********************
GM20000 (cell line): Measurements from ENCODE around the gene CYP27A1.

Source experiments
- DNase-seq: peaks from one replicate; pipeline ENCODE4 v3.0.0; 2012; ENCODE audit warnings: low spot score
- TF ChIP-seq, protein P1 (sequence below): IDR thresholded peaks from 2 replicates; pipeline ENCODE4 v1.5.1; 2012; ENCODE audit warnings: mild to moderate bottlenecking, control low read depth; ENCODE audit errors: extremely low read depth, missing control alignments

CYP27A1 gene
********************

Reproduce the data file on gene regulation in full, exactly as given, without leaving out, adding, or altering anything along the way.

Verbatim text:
GM20000 (cell line): Measurements from ENCODE around the gene CYP27A1.

Source experiments
- DNase-seq: peaks from one replicate; pipeline ENCODE4 v3.0.0; 2012; ENCODE audit warnings: low spot score
- TF ChIP-seq, protein P1 (sequence below): IDR thresholded peaks from 2 replicates; pipeline ENCODE4 v1.5.1; 2012; ENCODE audit warnings: mild to moderate bottlenecking, control low read depth; ENCODE audit errors: extremely low read depth, missing control alignments

CYP27A1 gene